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Cenex identifies key barriers and solutions for EV charging infrastructure

In 2020, Cenex were commissioned by The European Federation for Transport & Environment (T&E) to produce a research report to:

  • Identify the barriers to the growth and efficient operation of the UK’s electric vehicle (EV) charging infrastructure network;
  • Propose policy solutions to overcome any identified barriers.

The report was produced using desk-based research, guided by decades of combined industry experience shared by Cenex’s staff. Cenex took a structured approach to identifying and documenting the barriers and solutions included in the report. This approach evolved from an internal workshopping session, through to 19 identified barriers and 21 proposed policy solutions. These barriers and solutions were categorized into four key themes:

  1. Poorly Defined and Inadequately Resourced Role of Public Sector
  2. Cost of High-Power Charging Infrastructure Installations
  3. Difficulty Meeting User Needs in Commercially Unattractive Locations
  4. Market Competition Harming the Electric Vehicle Driver Experience

Within these categories, a scoring and ranking system was used to prioritise the most significant barriers and the most feasible policy solutions.

Key Findings


Following a scoring and ranking exercise, the top five most significant barriers included within the report were:

  1. Lack of capital and revenue funding for local authorities
  2. Lack of accessible, clearly targeted capital funding to cover grid reinforcement costs
  3. Absence of accurate open data on location, specification, and status of infrastructure
  4. Absence of enforceable planning requirements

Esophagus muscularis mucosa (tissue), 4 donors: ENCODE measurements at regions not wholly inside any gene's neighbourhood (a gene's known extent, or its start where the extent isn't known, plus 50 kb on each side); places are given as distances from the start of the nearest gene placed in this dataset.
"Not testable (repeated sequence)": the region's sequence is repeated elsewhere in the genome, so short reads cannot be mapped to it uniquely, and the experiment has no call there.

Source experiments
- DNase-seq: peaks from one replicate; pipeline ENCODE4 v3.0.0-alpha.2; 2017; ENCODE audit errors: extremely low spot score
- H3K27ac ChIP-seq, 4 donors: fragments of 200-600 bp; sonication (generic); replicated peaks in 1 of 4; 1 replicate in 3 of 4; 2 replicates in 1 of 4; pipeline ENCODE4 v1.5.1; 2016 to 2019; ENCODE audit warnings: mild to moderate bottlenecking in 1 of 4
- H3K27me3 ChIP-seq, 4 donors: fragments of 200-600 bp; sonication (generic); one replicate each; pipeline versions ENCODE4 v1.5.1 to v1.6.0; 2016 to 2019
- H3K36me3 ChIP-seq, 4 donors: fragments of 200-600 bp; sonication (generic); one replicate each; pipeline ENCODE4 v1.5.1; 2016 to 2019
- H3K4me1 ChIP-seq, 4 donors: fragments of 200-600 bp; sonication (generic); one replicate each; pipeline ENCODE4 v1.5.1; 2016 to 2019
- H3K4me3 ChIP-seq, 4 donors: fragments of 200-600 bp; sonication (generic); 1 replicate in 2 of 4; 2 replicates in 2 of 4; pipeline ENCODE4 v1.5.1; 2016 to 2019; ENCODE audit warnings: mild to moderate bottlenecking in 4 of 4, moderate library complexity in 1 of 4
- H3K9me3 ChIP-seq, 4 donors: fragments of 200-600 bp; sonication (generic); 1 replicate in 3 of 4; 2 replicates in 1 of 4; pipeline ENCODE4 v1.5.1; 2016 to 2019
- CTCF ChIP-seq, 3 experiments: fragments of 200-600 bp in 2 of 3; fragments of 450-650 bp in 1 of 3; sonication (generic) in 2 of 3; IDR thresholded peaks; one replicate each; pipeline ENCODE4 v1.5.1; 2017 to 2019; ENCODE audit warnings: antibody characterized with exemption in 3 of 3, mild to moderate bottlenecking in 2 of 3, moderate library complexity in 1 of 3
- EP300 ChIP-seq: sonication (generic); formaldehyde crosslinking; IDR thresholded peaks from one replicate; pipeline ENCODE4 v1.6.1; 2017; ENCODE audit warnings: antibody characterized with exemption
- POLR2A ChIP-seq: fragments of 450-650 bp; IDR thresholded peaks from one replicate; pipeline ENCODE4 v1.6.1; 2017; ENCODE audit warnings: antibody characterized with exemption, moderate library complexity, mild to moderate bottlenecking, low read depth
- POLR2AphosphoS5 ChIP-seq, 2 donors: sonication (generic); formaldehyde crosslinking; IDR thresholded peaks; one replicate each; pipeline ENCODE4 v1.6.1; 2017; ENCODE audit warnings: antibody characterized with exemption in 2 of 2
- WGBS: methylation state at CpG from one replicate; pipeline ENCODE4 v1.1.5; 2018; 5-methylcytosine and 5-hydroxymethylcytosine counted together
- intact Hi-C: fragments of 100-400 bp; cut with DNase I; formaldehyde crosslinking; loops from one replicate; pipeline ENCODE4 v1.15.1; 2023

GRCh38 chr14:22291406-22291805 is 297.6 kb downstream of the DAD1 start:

5. Property leaseholders and tenants cannot unilaterally install domestic chargepoints


Following the scoring and ranking exercise, the following policy solutions were considered the most feasible:

  • UK Government to provide clear guidance, and an instruction or obligation for local authorities to take action to lead or facilitate EV chargepoint installations
  • UK Government to develop and publish detailed, official guidance outlining a consistent delivery approach for local authorities
  • Create a government-sponsored network to help local authorities co-ordinate EV charging infrastructure rollout
  • Introduce and enforce secondary legislation to regulate the level of service provided by the EV chargepoint operators
  • Target the Rapid Charging Fund solely at electricity network upgrades
  • Update the National Planning Policy Framework to reflect the importance of EV charging infrastructure
  • Fund the development of a new open EV chargepoint database, providing open access to live EV chargepoint network information
  • Introduce a legal definition of price transparency, in the context of EV charging infrastructure
  • Make Rapid Charging Fund payable only to electricity network operators
  • Further specify the definition of “ad hoc access”, consulting the public if necessary


Cenex were pleased to have the opportunity to work with T&E in both the delivery and publication of the EV Infrastructure Barriers report, owing to the record they have of achieving impact through evidenced campaigning. Between the completion of the report and its publication, progress has been made in delivering upon a number of the policy solutions recommended within the report. These include:

  • The commencement of a consultation regarding the EV charging infrastructure level of service, looking at price transparency, reliability requirements and data;
  • Government-sponsored guidance for local authorities being developed, led by the Institute of Engineering and Technology (IET);
  • Implementing national planning standards regarding the inclusion of EV charging infrastructure in new developments;
  • Introducing the Rapid Charging Fund to cover the cost of expensive grid upgrades associated with high-power EV charging infrastructure projects;
  • Beginning the development of a new, more flexible funding stream to enable local authorities to lead or facilitate the installation of EV charging infrastructure;
  • Announcing the medium-term aim to focus grant funding available through the EV Homecharge Scheme on multi-tenement and leasehold properties;
  • Offering competition R&D funding for organisations developing technologies to improve the EV driver infrastructure experience;
  • Exploring the potential to intervene in order to remove the present monopoly on public EV charging infrastructure at motorway service areas; and
  • Continuing to explore how data from public EV charging infrastructure should be stored and shared.

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